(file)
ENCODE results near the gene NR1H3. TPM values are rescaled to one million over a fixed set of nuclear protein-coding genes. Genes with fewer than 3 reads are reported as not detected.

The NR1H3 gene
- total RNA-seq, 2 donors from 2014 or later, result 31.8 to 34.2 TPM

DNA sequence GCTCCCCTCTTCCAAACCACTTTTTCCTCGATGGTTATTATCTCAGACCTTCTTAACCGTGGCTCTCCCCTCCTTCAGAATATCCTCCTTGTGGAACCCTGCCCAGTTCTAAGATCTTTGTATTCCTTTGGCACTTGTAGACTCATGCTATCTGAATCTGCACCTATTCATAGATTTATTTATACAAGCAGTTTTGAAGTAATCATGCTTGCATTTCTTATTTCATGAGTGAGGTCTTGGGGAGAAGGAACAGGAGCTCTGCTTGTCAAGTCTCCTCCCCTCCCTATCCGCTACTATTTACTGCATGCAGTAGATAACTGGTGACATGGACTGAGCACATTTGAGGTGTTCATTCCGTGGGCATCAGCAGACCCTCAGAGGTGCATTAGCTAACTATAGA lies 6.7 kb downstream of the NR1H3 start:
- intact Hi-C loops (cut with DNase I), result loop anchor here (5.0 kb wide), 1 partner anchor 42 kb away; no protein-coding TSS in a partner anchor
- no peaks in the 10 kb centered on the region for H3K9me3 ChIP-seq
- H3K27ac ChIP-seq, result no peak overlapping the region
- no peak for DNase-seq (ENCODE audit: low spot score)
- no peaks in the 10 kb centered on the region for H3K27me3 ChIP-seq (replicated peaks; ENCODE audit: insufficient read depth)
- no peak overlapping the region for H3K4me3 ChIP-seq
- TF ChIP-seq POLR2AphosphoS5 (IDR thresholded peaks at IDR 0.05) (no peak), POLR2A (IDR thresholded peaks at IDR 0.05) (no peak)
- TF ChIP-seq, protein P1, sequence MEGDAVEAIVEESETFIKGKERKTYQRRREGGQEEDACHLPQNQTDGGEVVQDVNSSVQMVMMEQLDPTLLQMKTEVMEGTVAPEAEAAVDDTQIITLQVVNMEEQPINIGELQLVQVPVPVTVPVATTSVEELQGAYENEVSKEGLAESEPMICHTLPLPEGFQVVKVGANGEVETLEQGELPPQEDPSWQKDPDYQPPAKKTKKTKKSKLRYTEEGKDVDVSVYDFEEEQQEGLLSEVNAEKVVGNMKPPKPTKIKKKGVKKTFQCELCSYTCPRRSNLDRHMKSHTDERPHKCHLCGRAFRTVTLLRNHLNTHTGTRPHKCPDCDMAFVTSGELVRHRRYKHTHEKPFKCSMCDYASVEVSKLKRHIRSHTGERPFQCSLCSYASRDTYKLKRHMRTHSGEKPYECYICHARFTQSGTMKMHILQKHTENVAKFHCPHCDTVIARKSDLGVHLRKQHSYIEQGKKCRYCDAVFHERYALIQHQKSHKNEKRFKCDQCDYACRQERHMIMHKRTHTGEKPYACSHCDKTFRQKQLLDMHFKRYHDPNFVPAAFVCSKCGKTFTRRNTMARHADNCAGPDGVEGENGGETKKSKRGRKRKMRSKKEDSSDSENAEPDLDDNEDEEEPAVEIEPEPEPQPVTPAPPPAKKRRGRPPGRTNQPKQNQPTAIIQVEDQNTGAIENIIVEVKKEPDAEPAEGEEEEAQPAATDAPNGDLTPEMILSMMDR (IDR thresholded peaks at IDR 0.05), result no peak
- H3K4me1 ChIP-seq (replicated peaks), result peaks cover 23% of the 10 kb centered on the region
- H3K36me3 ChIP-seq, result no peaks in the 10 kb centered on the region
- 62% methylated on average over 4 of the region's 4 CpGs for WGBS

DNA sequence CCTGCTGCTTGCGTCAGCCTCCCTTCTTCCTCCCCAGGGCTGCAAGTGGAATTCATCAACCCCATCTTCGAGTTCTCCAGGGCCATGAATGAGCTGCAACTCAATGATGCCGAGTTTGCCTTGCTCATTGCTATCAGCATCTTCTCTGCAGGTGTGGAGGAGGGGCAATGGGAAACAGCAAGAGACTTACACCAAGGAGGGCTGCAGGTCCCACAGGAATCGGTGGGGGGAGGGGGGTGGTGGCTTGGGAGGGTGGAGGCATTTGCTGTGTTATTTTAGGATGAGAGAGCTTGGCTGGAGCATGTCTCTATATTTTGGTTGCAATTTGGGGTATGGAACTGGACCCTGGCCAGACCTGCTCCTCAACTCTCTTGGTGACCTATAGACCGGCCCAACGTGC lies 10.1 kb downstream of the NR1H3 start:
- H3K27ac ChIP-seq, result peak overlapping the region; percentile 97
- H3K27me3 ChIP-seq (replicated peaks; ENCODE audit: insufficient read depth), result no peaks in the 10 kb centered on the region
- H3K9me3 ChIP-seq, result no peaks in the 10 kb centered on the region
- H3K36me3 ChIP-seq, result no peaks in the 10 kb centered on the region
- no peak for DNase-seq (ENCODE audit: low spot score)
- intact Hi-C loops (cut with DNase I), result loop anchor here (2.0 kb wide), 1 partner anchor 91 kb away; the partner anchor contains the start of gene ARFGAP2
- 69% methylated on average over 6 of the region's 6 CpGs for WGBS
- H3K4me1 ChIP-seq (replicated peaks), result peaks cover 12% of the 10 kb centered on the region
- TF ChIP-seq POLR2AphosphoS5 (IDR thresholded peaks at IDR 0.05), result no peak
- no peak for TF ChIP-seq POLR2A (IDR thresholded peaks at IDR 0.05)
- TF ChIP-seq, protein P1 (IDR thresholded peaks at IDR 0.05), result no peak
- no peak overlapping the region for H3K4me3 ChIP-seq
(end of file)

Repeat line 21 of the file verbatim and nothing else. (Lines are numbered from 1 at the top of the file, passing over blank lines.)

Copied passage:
- no peak for DNase-seq (ENCODE audit: low spot score)